Protest Pincushion is a craftivist approach to activism and protest, making clear my objection to the proposed Police, Crime, Sentencing and Courts Bill. I have used textile techniques and a gentle kind of object to make my point. I wanted to use text in textile, reflecting protest banners but in a small and personal way. I took my inspiration from historic pincushions with text made in pins giving in remembrance and as gifts at a birth. This approach also works for me as decorative pincushions are folk art, created at home for creative expression, not commercial pursuit. I’m also influenced by the new Craftspace exhibition We Are Commoners which explores collectivism and community. This piece is part of my commitment to making work which has social justice at its core and will, I hope, give viewers pause for reflection, consider the issues, research and investigate and form and express their own opinion, and take action where possible.
The Police, Crime, Sentencing and Courts Bill went through the first stage of parliamentary approval a couple of weeks ago, but there has been huge opposition to the bill which seems to have surprised the government. Civil liberties groups have expressed concerns about the proposed changes to police powers and there is widespread anger that the bill would impose 10 year sentences for damage to statues, which is considerably harsher than many sentences for violent sexual offences against women. And then there was the policing of the Sarah Everard vigil in London. I recommend this article in the Guardian for a simple outline of the issues. There are also issues with this bill about trespass laws which will have a huge negative impact on Gypsy and travelling people.
I have a complex relationship with public protest and have been to a few events over the years but I don’t personally like going to protest events. But it’s not about what I feel comfortable doing, it’s about our right as citizens to express our feelings about policy, laws and government activities in a meaningful and public way. I wholeheartedly believe that we should be able to and that they should be policed proportionately. Violence and criminal behaviour is what gets the press attention but it really is only part of the story. Peaceful protest is incredibly powerful and meaningful.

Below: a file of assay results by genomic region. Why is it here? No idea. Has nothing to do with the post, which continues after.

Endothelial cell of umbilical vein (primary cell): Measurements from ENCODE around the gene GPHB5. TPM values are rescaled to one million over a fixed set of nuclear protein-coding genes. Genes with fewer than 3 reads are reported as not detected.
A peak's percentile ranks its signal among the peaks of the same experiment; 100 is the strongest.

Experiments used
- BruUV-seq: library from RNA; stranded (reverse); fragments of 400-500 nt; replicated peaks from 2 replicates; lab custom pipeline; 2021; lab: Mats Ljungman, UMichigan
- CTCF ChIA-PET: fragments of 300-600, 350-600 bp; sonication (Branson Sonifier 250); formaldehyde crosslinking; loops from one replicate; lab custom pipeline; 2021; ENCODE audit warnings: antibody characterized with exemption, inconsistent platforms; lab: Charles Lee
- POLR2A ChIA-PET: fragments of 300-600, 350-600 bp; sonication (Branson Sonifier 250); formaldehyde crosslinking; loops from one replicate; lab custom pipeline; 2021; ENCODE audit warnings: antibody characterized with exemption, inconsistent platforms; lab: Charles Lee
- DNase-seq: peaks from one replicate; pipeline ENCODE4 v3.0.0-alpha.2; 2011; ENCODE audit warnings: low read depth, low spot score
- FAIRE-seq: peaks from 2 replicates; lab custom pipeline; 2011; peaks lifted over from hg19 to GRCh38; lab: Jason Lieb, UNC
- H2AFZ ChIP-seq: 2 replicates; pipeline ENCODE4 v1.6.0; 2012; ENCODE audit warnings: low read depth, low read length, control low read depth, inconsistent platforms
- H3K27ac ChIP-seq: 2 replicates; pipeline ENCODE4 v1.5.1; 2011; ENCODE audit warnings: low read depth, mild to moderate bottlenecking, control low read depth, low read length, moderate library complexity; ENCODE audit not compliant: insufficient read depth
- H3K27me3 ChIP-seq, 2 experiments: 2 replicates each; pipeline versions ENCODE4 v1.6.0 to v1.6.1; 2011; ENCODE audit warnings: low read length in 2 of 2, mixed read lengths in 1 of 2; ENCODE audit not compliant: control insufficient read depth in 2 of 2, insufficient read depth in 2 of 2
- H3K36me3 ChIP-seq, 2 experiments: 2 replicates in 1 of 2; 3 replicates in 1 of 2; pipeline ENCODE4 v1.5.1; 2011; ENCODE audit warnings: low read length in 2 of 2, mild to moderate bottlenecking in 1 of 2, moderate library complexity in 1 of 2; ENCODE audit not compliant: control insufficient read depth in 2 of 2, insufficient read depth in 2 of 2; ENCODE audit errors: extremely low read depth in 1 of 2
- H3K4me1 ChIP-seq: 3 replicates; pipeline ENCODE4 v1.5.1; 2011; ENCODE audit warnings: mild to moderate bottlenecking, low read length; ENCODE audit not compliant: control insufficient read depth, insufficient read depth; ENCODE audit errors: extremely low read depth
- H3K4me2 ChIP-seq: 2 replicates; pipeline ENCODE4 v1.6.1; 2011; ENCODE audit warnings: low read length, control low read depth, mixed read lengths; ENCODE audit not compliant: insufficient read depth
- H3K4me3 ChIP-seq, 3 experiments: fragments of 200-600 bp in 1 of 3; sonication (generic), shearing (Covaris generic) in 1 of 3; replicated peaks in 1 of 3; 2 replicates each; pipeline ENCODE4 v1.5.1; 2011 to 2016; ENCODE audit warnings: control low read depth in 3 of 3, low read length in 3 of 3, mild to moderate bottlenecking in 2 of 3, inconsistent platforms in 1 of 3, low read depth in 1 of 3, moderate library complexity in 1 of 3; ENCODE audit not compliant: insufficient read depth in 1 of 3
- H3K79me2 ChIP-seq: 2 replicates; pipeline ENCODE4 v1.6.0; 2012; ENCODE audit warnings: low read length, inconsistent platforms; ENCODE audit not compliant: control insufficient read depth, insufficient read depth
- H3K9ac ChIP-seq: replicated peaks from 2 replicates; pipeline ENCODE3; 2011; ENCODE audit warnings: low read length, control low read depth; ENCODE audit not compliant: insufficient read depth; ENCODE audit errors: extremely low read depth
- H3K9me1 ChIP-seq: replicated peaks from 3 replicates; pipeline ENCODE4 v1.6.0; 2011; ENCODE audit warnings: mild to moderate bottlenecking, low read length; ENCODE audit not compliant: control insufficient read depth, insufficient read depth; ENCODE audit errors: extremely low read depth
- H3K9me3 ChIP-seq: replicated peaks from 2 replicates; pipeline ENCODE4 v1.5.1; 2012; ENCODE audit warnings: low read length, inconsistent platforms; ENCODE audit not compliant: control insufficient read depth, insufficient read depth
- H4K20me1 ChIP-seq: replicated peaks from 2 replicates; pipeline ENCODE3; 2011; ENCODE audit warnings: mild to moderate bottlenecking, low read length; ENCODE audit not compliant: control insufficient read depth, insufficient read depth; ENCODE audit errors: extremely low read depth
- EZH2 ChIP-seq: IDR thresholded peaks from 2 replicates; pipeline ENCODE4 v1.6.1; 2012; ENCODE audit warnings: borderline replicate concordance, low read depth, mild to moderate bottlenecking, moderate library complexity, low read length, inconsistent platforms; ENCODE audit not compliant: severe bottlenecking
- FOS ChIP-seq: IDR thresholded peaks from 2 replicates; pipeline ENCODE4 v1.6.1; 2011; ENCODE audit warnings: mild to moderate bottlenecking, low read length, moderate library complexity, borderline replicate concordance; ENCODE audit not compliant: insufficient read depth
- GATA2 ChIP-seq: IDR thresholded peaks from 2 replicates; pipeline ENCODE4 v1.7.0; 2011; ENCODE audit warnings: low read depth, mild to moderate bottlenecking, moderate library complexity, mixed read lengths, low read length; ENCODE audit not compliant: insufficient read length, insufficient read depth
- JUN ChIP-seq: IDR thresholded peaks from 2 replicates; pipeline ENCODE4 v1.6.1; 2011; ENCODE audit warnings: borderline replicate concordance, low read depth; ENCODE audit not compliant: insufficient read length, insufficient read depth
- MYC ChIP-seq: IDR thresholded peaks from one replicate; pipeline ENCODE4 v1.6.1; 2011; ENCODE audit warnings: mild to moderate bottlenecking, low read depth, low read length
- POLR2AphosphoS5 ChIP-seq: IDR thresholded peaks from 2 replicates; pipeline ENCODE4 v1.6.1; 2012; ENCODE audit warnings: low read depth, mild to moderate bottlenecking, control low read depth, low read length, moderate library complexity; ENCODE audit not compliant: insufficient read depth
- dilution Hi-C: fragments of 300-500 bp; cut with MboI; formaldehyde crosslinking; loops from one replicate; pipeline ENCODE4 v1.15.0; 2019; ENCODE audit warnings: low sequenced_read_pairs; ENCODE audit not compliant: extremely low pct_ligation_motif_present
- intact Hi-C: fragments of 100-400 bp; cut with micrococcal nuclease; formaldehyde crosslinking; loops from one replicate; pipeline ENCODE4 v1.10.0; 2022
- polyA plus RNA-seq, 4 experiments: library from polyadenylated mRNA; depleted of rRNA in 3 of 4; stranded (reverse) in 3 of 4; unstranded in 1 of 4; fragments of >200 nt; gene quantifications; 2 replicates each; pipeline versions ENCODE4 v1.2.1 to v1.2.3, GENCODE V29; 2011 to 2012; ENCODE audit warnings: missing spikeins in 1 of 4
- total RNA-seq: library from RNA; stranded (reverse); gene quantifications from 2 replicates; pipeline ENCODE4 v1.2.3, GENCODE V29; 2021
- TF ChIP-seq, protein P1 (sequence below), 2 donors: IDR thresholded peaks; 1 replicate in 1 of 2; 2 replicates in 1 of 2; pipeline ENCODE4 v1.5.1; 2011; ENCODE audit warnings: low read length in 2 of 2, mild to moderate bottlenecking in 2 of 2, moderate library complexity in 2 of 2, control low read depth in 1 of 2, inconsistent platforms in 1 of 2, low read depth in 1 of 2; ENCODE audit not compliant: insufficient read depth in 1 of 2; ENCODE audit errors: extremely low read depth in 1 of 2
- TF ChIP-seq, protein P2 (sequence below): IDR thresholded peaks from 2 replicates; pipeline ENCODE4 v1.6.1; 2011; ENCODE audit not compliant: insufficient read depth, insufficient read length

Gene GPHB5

As a child, I watched tv coverage of Greenham Common protests with both pride and fear when my mum and her friends were there. It has become one of the most important stories of UK protest of the late 20th century. I’m interested in other people’s relationship to protest and what we take a physical stand for. Do you have a protest story you would be willing to share? I hope to create a piece of work reflecting on our feelings about protest.
Find out more about the Police, Crime, Sentencing and Courts Bill and the implications of it.
As well as the Guardian article above, there are petitions galore including this one from 38 Degrees.
For the law around trespass, there’s an article from the Ramblers Association here and I recommend Nick Haynes ‘The Book of Trespass’ to find out more about what rights we have already lost and what more is to come.
What you can do if you believe in the right to peaceful protest
There are plenty of petitions
Write to your MP and the Prime Minister.
Go to a local protest if that’s possible for you.
Support other protesters – share the information, tell your friends, take cups of tea, print posters.
Create your own textile or other creative work and share this online and images with your MP.
Talk to your friends and family about why this matters to you.
Donate to relevant organisations (a bit of research should find an organisation who you align with).